There is certainly a wide range of topics along the grand pole of history. Likely the killing and destruction found in wars, which is not the only interest men have, is on one end while doing everything possible to be considered sexy, which is also not the only interest women have, is on the other.
But too often history about women is either found in Women’s History Departments of Universities or on what is called the “fringe” giving people the impression it isn’t very interesting or doesn’t affect their lives. Many people automatically connect the term feminism with violent beliefs about sexuality. Pro-Choice also includes having children outside the current legal boundaries and is not exclusively about exercising abortion. And all the men I know who are very much interested in equality for women, knowing full well it affects their ability to enjoy equality themselves, are turned off by the word feminism and what is available about the history of women in the main-stream market today.
I have taught private workshops on Dream Interpretation and Analysis from a Jungian perspective for a decade. Believe me, a person’s dreams are a reflection of what they believe about themselves. What we believe is based on what we are taught. A person’s well being or ill health is affected by self-esteem. We find ourselves experiencing physical pains caused by our fears until we make conscious choices. Knowing all history helps sort out our personal beliefs. Until then, women’s history continues to be thought of as “second class”.
Let’s face it, how many people are going to spend their highly limited free time reading “The Feminist Papers – Adams through Beauvoir”? Not too many, other than those required to read it when taking a course to get their college degree. Yes, there are some books that deal with the pioneering lives of women in our past. Most of it, however, continues to dwell on how women should be “super” achievers and be willing to over-achieve. The vast majority of non-fiction literature published about historical women during the past fifteen years is about the Goddess. There is certainly no problem with that—I used a great deal of it when researching my book, Infamous Eve, A History—other than it does not always attract the interest of the general reader.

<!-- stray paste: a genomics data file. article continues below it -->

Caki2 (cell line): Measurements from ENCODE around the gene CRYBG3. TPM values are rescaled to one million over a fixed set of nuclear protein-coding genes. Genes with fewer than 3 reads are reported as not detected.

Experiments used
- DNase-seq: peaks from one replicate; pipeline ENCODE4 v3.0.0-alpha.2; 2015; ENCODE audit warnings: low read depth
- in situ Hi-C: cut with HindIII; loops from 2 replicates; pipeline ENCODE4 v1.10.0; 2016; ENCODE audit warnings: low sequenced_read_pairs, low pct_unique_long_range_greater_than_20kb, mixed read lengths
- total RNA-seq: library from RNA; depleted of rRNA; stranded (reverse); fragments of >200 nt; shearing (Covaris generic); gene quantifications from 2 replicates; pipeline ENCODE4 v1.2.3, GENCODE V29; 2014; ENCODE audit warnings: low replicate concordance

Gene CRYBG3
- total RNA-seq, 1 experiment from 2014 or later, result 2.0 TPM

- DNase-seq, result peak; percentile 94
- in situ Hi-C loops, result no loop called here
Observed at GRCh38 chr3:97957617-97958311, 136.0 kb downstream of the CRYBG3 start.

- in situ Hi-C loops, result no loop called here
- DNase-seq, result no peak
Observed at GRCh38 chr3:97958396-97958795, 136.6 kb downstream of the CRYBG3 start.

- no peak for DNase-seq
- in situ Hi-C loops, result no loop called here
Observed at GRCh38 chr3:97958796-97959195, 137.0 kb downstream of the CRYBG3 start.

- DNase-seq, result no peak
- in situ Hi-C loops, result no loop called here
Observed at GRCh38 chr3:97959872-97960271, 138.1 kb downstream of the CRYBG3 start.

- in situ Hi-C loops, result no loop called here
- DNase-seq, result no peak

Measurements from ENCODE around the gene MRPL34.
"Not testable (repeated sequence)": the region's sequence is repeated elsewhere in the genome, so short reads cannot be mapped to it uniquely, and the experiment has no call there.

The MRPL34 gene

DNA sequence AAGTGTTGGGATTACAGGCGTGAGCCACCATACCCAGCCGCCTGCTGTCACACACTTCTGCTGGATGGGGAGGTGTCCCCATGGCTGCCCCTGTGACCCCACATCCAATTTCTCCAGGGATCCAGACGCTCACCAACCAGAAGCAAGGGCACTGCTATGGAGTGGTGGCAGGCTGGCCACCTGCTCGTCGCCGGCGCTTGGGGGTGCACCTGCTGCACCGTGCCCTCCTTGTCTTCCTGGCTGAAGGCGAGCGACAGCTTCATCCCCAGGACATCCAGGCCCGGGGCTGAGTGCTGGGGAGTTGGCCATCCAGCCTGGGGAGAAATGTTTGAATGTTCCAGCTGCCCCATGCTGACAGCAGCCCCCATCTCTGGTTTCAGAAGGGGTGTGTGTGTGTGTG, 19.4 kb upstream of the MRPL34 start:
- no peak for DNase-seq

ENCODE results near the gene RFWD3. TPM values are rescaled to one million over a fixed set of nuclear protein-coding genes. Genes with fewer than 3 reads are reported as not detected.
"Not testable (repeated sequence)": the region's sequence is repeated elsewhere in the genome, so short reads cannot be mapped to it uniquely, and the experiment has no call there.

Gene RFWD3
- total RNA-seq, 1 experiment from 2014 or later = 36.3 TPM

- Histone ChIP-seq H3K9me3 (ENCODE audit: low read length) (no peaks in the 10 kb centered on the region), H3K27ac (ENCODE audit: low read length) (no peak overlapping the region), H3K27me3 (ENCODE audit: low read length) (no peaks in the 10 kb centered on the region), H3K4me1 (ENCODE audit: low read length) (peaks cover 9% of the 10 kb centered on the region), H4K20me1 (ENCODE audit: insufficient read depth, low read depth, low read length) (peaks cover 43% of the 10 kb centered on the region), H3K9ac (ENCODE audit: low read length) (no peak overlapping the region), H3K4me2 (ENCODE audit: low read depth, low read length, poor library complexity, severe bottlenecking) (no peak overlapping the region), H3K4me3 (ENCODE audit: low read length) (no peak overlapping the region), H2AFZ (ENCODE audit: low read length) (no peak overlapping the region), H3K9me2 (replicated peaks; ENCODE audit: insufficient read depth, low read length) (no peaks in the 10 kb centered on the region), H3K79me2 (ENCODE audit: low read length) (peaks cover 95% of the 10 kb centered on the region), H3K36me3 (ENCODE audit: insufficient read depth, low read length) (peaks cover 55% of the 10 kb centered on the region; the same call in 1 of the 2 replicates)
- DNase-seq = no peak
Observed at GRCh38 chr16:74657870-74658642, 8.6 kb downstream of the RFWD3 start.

Right now the history of women seems to fall into the perceived categories of: 1. Uninteresting, 2. A sales job on how women should continue to be everything to everyone, or 3. Goddess worship is the way for religion to be experienced so that everyone gets to be happy.
The biggest real problem is that most of the popular biblical history found in the main-stream is written about the men—heroes—even though those heroes were war mongers taking land belonging to others, murderers to get or keep their heart’s desires, and without a doubt control freaks. Other than the ones with a distinctly biased position, the religious histories written about women are few and far between. So much was ignored, suppressed, deleted, or plundered and re-written so that it appears to be about men instead that tenacity is required to actually write about it.
Too often exercising our free-will is still considered a bad option. Regardless of individual perspectives and beliefs about Equal Rights for Women, there is an undeniable existence of a barrier that keeps women on a level lower than men. As long as social customs and political laws bind women to men the biblical Eve will still be used to constrain women, especially regarding work, marriage, and children.
Past historical mistakes cannot be prevented from recurring over and over again when they remain unknown. When we do know what they are, the status quo, that keeps both women and men without equality, ends.